In partnership with other NGOs we seek ways to minimize risk while safeguarding conditions of sustainable development access. For example, the often-perilous journey women face in water collection and overcoming water inaccessibility heightens levels of vulnerability to exploitation and abuse by unscrupulous traffickers, smugglers and employers. We seek to ensure that new implementation models for Goal 2. End hunger, achieve food security and improved nutrition, and promote sustainable agriculture and Goal 6. Ensure availability and sustainable management of water and sanitation for all, will fully examine the security needs that can help ensure access and prevent water-related armed conflict and violence against women.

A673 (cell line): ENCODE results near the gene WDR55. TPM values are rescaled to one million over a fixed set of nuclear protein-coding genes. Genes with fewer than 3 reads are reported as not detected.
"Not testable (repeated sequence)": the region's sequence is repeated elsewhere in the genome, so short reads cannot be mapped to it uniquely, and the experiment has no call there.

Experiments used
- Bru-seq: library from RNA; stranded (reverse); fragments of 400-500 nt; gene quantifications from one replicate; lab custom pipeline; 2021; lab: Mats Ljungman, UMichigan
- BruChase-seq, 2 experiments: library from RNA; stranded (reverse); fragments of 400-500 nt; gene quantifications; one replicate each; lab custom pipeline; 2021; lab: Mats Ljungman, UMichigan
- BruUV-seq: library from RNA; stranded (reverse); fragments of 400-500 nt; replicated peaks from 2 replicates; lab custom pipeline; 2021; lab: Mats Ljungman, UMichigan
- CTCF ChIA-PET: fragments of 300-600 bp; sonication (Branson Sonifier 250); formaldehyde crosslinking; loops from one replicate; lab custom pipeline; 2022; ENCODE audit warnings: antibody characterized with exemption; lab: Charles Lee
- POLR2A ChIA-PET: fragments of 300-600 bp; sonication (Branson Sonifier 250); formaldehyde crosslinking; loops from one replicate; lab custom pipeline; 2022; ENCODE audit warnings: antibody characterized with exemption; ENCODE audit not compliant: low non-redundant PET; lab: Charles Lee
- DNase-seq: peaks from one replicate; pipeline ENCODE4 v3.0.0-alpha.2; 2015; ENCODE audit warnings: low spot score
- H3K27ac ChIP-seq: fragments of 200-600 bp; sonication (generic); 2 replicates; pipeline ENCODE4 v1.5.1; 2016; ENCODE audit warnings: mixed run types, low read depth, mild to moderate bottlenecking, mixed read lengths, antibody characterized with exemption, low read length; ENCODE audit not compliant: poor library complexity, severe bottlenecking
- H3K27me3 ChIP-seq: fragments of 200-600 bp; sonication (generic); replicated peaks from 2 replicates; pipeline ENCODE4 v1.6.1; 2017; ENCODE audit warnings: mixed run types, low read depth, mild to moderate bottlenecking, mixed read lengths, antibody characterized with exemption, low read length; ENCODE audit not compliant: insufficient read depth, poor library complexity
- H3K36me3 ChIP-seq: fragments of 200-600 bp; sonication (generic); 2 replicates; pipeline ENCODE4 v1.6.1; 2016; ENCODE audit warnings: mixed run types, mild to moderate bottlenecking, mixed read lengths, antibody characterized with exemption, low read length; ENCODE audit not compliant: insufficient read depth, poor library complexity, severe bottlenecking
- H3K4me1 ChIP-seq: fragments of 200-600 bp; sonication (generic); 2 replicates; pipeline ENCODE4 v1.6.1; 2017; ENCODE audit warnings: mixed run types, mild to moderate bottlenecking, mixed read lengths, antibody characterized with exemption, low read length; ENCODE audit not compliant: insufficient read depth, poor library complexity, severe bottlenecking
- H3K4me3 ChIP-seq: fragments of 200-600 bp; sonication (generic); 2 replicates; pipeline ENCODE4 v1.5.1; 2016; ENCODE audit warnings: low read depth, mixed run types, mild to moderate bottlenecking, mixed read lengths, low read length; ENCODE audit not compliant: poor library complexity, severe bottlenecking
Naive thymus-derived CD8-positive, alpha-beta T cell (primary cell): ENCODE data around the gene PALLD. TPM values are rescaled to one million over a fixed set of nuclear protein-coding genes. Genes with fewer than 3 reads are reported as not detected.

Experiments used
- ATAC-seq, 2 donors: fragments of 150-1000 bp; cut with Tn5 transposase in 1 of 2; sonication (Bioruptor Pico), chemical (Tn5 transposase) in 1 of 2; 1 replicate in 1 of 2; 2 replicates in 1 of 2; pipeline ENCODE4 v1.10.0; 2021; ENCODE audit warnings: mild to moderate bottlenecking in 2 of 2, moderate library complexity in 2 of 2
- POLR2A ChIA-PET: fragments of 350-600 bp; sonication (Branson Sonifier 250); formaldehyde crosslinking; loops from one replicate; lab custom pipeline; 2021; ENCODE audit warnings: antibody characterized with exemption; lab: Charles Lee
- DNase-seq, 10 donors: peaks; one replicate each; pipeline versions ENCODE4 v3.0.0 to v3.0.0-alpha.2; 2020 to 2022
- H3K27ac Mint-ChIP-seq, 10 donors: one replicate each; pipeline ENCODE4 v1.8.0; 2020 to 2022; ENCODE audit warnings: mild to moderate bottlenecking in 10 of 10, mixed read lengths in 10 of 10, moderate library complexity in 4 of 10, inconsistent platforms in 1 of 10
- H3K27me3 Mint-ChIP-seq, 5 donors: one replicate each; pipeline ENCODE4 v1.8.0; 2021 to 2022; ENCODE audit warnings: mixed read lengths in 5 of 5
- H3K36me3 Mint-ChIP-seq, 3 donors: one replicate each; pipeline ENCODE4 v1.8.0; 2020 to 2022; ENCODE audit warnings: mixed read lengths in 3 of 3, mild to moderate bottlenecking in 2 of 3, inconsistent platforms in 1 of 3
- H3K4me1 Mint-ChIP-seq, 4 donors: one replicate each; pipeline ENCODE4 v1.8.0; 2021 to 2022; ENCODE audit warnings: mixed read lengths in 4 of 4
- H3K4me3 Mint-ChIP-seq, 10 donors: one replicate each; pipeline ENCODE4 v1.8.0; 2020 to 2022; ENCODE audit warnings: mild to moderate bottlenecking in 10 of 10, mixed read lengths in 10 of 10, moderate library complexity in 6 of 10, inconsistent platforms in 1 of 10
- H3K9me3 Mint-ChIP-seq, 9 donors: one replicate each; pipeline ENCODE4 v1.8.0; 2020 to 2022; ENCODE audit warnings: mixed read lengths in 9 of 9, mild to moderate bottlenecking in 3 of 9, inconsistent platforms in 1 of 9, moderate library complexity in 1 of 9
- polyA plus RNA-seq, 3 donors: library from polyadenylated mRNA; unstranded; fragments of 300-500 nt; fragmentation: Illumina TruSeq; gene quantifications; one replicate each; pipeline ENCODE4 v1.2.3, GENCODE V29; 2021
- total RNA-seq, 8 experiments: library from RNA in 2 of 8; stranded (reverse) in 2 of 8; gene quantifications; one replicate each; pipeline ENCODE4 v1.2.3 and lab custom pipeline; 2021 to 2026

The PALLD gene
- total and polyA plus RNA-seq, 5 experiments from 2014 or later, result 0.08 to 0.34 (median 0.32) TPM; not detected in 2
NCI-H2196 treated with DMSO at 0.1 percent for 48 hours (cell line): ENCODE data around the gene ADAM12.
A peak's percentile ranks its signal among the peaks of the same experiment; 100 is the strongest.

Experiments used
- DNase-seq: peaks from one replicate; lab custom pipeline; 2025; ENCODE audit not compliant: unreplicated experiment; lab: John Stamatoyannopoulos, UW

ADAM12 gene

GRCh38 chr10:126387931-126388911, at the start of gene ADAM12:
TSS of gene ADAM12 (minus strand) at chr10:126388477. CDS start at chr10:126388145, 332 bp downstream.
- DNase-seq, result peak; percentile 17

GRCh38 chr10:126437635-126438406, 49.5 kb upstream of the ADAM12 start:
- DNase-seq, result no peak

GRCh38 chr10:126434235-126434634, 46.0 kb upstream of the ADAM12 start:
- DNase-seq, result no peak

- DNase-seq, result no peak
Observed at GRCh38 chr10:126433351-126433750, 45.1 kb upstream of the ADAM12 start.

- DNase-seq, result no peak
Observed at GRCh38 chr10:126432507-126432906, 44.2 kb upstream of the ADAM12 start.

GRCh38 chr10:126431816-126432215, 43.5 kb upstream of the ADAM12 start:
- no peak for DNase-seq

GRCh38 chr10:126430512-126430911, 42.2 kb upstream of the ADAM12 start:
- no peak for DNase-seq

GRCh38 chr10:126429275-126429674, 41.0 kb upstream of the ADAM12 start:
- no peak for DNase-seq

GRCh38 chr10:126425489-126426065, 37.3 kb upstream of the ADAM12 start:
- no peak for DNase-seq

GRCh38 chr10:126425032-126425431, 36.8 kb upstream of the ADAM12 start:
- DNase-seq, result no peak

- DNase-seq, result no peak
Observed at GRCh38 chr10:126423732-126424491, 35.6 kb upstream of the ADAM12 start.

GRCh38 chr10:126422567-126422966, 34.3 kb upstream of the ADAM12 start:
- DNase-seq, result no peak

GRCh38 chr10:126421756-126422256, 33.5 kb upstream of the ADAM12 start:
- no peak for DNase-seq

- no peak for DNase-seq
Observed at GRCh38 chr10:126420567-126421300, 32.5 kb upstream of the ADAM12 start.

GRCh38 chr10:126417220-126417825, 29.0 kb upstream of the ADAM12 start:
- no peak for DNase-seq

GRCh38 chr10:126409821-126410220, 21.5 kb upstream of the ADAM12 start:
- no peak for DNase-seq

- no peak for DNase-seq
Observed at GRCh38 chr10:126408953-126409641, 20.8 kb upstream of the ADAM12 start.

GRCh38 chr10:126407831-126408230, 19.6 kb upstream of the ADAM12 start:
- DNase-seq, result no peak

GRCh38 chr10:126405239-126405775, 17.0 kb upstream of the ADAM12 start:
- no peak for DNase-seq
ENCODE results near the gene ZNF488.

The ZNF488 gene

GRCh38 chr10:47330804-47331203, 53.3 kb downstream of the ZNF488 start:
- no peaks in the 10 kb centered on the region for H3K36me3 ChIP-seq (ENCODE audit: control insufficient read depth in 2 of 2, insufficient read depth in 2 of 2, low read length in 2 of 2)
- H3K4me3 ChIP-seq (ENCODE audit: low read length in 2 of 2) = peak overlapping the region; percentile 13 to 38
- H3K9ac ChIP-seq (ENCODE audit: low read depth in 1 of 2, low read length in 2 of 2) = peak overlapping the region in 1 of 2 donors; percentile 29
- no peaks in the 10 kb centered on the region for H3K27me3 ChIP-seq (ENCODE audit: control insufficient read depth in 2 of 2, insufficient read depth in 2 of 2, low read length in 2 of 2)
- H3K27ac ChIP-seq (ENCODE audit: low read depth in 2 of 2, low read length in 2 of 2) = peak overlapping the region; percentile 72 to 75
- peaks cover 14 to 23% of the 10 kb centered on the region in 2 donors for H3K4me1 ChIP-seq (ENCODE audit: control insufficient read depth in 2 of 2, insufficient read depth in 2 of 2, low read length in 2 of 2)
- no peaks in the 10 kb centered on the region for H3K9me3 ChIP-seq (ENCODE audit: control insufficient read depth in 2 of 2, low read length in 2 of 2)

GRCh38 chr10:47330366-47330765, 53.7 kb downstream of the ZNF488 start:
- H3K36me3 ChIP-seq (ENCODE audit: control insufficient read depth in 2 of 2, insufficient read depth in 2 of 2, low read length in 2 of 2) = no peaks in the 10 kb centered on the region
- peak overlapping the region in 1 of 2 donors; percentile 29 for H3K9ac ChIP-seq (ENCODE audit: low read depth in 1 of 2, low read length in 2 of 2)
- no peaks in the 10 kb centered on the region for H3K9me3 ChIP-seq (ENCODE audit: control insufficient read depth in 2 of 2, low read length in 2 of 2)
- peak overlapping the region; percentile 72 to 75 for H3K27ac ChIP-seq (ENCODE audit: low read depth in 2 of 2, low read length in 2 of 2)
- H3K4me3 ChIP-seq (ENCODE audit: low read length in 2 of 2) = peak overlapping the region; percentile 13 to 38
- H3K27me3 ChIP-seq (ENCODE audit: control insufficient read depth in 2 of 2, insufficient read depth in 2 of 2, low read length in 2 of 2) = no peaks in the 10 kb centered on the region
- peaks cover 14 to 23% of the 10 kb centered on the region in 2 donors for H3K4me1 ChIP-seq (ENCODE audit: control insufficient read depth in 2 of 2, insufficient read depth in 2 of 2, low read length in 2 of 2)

As we approach the Climate Change Summit (CCS) of 2015, where member states will seek to “advance climate change action and ambition,” UNSG Ban Ki-Moon has invited member states to “bring bold announcements and actions to the summit that will reduce emissions, strengthen climate resilience, and mobilize political will.” As a means to build global governance and climate diplomacy, the CCS 2015 will be a great opportunity for member states to pledge their support in a detailed, optimistic, and implementable manner. Deliberations of a “new climate economy” can raise the level of discourse, but can also change the narrative of geopolitics in ways that are welcome. While thinking about resources and conflict prevention with respect to climate change I pose three questions to member states attending CCS 2015: (1) What kind of development-related climate models are most likely to create fiscal dependencies in states? (2) Which models of sustainability are best able to ensure social stability and prevent conflict? (3) In which ways has women’s participation in water and other resource policies been enhanced to help ensure access and prevent conflict?